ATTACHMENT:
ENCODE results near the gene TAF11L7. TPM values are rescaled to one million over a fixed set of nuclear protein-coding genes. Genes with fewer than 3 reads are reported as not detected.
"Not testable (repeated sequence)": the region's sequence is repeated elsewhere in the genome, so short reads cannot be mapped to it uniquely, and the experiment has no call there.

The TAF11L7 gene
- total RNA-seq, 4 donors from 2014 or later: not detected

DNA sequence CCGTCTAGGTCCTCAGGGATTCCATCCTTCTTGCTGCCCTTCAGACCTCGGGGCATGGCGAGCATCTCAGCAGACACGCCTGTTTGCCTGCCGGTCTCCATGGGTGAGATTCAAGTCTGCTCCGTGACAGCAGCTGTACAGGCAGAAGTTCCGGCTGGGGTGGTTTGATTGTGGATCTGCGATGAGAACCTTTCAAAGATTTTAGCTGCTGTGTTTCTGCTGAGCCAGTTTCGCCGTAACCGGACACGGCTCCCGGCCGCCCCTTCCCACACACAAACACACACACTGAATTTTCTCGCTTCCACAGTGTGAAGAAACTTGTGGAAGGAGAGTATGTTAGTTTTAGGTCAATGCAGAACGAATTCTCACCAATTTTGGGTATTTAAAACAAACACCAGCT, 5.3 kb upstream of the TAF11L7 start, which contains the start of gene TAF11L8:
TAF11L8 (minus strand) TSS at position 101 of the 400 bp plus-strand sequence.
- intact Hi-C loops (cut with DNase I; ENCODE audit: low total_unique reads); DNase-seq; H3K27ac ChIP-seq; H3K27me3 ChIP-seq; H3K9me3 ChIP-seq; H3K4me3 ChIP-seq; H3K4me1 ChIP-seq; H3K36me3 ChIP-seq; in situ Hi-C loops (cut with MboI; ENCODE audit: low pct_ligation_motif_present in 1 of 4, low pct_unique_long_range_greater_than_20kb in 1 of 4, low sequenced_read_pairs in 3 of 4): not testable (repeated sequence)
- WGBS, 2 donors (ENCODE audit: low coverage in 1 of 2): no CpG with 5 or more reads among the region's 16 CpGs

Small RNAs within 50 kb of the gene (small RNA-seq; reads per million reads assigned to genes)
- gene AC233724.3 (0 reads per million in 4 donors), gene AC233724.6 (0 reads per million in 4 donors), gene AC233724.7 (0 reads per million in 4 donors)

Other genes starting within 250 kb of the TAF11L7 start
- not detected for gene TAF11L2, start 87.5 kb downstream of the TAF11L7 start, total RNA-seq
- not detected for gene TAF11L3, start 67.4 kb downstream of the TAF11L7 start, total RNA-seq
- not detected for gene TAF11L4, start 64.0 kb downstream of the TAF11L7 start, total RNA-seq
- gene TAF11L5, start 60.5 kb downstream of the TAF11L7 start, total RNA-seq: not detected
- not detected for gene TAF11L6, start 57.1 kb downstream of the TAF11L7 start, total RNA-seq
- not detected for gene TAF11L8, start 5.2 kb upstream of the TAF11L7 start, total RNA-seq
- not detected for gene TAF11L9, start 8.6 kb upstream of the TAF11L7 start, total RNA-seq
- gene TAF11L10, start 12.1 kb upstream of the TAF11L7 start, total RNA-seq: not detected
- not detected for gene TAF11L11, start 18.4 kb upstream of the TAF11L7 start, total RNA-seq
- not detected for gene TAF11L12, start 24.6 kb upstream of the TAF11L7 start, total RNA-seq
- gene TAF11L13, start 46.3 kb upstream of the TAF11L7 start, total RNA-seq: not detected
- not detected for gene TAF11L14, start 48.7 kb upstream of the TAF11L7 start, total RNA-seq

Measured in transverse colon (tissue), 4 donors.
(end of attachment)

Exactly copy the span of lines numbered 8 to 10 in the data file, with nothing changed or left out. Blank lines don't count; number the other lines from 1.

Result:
- WGBS, 2 donors (ENCODE audit: low coverage in 1 of 2): no CpG with 5 or more reads among the region's 16 CpGs

Small RNAs within 50 kb of the gene (small RNA-seq; reads per million reads assigned to genes)
- gene AC233724.3 (0 reads per million in 4 donors), gene AC233724.6 (0 reads per million in 4 donors), gene AC233724.7 (0 reads per million in 4 donors)